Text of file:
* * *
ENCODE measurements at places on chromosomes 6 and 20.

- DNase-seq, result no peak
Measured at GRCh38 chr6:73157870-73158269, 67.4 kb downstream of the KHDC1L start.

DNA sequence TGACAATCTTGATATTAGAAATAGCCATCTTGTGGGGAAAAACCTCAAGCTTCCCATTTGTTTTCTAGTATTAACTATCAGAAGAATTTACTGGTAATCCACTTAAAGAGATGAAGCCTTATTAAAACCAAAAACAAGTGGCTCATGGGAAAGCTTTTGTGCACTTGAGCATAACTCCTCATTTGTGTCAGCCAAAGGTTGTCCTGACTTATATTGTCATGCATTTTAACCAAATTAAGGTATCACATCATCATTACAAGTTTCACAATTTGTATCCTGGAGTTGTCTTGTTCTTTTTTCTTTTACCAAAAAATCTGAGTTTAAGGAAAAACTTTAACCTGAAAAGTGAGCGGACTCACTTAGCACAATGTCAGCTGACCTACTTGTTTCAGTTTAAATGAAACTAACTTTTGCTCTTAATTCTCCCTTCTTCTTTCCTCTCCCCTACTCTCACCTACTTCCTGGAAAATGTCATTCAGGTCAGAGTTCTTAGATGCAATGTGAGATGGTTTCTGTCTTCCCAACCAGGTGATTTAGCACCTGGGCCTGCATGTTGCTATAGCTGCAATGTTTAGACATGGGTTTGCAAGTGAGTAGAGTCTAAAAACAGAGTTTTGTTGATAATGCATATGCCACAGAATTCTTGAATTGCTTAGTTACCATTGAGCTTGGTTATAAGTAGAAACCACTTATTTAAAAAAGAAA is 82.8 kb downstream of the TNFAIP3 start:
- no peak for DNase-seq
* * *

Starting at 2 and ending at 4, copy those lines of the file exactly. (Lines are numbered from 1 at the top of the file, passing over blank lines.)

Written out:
- DNase-seq, result no peak
Measured at GRCh38 chr6:73157870-73158269, 67.4 kb downstream of the KHDC1L start.

DNA sequence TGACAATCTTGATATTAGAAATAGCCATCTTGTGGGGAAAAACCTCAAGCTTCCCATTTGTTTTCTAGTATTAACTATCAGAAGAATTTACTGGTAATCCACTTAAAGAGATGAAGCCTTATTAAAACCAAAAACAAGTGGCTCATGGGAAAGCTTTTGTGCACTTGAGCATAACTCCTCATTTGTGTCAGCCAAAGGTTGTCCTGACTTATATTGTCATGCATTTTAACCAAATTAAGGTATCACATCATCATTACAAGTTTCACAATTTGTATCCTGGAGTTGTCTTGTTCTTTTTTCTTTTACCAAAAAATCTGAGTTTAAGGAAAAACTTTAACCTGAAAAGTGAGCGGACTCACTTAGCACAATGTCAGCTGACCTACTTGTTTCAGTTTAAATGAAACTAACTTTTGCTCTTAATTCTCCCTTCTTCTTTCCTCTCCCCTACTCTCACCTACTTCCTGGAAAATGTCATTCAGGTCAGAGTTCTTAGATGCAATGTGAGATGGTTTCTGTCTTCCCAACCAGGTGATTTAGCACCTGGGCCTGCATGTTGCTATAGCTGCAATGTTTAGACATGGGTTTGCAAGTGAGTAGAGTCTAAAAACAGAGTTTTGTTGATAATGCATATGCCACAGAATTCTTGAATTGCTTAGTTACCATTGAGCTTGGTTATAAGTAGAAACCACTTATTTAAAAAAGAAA is 82.8 kb downstream of the TNFAIP3 start: